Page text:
March 10 2014 Latest news:
by Alisha Rouse
Thursday, December 12, 2013
Companies who blacklist workers could be sacked by the town hall if recommendations from a new report get the nod.
The “shameful practice” of blacklisting – using secret files to keep union members or safety whistleblowers out of work – was the subject of an Islington Council scrutiny paper published on Monday.
It recommends a clause in future contracts allowing the council to terminate a contract if the company is implicated in blacklisting – a scheme that will now go before the council’s ruling executive for approval.
Cllr Troy Gallagher, chairman of the committee, who commissioned the report, said: “Blacklisting is a shameful practice and workers who were placed on this list were deprived of an honest living through no fault of their own.
“Islington Labour, with the GMB, have been at the forefront of the campaign against blacklisting and my report shows the measures authorities can take to ensure this terrible practice is never allowed to happen again.
“I will also be writing to the Secretary of State for Local Government to request an urgent public enquiry.”
Cllr Richard Watts, council leader, said the construction blacklisting scandal has “destroyed lives” and the council “will not do business with people who have ruined decent people’s lives.”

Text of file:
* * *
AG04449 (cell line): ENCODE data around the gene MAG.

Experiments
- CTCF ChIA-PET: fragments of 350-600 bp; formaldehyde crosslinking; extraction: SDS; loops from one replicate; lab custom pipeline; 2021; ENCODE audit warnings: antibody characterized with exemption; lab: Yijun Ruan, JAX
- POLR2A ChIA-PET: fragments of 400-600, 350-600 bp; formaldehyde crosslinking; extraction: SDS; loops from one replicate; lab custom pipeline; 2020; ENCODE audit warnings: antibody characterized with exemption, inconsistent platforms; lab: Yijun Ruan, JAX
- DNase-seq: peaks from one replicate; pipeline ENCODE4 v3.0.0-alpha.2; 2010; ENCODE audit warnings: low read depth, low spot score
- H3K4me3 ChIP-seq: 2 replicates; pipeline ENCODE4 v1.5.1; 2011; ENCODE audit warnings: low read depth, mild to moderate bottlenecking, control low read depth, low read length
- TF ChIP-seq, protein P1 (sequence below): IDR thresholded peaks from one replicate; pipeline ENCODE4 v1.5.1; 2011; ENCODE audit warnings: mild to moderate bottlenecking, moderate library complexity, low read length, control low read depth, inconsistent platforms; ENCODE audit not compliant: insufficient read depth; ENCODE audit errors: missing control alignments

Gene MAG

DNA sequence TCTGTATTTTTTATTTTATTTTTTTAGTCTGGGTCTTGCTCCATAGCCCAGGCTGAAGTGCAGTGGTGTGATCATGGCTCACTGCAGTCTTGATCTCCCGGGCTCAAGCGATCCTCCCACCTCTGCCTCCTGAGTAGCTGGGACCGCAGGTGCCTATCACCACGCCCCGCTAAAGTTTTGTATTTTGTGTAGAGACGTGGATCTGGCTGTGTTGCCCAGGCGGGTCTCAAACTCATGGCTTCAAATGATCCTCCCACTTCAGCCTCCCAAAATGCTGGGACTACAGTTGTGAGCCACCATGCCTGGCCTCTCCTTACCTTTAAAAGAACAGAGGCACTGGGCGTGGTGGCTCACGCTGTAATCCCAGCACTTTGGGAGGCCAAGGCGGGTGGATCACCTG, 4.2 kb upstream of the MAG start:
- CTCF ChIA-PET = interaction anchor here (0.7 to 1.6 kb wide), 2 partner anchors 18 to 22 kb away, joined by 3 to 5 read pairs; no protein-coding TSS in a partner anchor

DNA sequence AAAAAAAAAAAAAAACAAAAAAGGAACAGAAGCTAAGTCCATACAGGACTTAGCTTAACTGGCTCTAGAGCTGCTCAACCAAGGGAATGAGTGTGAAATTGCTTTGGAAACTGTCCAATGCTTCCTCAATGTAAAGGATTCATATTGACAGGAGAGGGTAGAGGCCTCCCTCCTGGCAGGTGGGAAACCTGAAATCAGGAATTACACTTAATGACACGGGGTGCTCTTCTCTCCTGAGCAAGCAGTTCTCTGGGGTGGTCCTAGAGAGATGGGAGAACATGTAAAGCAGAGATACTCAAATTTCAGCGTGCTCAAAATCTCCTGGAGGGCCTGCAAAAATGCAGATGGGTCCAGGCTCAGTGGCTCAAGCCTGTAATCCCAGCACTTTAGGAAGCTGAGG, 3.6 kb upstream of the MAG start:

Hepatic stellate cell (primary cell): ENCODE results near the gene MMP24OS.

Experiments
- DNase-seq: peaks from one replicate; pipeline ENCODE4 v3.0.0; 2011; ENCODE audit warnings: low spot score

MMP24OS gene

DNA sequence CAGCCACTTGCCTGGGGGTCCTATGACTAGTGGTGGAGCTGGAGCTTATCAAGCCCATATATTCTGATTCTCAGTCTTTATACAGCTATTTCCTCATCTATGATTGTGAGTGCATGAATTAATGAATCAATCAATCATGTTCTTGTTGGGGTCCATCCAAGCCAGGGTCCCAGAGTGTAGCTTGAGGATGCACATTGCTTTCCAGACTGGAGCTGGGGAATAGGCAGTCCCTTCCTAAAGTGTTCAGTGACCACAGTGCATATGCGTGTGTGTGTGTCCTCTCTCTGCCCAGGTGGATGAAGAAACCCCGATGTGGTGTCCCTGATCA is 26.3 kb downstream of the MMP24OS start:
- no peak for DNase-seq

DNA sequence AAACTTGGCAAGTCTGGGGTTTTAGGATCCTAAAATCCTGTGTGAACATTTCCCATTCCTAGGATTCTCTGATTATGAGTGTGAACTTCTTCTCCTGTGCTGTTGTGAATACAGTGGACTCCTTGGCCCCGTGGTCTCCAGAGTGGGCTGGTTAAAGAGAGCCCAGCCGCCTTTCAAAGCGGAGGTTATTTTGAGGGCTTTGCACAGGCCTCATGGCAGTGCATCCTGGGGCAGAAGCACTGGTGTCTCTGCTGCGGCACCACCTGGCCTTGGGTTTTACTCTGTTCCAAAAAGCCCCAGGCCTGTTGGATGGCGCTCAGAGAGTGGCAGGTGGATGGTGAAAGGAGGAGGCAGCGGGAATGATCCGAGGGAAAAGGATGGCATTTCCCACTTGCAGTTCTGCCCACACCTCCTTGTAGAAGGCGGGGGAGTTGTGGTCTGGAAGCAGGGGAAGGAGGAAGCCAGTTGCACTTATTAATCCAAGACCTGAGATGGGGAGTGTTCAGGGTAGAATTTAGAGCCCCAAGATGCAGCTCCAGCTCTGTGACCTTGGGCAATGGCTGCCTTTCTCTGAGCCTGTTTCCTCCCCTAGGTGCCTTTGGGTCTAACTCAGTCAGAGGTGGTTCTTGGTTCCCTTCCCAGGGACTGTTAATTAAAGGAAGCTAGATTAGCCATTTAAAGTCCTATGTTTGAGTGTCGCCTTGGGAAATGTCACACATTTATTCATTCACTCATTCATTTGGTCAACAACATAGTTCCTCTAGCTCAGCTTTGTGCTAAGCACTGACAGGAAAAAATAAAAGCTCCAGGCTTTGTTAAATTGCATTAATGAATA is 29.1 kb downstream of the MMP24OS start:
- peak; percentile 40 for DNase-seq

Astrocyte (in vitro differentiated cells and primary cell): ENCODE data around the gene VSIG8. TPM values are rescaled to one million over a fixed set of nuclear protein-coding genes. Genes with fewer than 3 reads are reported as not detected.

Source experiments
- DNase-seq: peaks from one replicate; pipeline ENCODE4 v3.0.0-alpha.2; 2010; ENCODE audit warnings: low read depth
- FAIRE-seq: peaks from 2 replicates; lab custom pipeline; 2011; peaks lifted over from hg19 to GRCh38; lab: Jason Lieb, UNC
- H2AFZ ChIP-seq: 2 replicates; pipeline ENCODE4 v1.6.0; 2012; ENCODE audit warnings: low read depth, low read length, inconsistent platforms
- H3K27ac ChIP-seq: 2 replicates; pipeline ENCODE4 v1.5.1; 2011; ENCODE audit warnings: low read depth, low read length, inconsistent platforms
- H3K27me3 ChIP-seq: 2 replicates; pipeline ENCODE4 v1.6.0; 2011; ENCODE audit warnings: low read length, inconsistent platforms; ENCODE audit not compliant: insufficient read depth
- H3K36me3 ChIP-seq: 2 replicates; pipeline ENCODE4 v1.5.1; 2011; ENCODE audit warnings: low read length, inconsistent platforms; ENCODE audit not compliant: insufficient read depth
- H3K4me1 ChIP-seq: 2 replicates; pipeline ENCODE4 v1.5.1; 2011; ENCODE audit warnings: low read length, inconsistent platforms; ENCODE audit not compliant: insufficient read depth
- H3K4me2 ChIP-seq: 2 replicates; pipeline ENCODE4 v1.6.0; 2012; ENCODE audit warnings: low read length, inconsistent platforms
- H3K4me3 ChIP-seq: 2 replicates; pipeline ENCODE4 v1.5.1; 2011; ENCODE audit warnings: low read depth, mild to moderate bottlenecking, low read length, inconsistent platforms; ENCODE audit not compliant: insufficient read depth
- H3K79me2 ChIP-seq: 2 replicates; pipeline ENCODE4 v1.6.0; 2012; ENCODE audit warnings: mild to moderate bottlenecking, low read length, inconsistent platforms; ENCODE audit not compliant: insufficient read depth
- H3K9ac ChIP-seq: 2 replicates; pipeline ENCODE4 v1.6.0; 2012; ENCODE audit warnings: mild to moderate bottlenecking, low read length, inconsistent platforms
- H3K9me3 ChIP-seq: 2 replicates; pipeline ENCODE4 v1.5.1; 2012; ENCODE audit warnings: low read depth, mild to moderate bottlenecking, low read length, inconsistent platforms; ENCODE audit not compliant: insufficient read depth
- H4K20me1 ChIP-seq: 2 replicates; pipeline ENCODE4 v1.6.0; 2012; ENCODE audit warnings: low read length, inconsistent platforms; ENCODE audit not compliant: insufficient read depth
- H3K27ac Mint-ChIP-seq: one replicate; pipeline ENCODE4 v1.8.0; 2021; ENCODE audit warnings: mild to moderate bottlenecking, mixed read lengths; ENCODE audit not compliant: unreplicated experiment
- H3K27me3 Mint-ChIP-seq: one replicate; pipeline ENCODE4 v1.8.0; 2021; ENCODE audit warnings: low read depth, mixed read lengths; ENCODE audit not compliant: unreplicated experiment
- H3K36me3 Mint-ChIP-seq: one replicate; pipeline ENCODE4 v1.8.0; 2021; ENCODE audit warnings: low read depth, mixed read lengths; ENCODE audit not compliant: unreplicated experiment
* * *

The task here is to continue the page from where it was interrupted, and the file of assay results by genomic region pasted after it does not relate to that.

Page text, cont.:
Peter Farrell, chairman of the construction safety campaign, who staged a demonstration against blacklisting in King’s Cross last month, said: “It’s absolutely brilliant, really good stuff and I congratulate Islington. [MP for Islington North] Jeremy Crobyn has also been a very strong supporter.
“I’d urge other authorities to follow suit.”
Paul Kenny, General Secretary of the GMB added: “We are delighted Labour in Islington has taken an important step to ensure those companies guilty of blacklisting workers will get no more of the public contracts until they own up, clean up and pay up for what they did to their 3,213 victims.
“It’s now time for other local authorities to follow Islington’s lead.”
The national scandal erupted after a raid in 2009, where more than 3,200 workers were found to be blacklisted in the UK by more than 40 companies.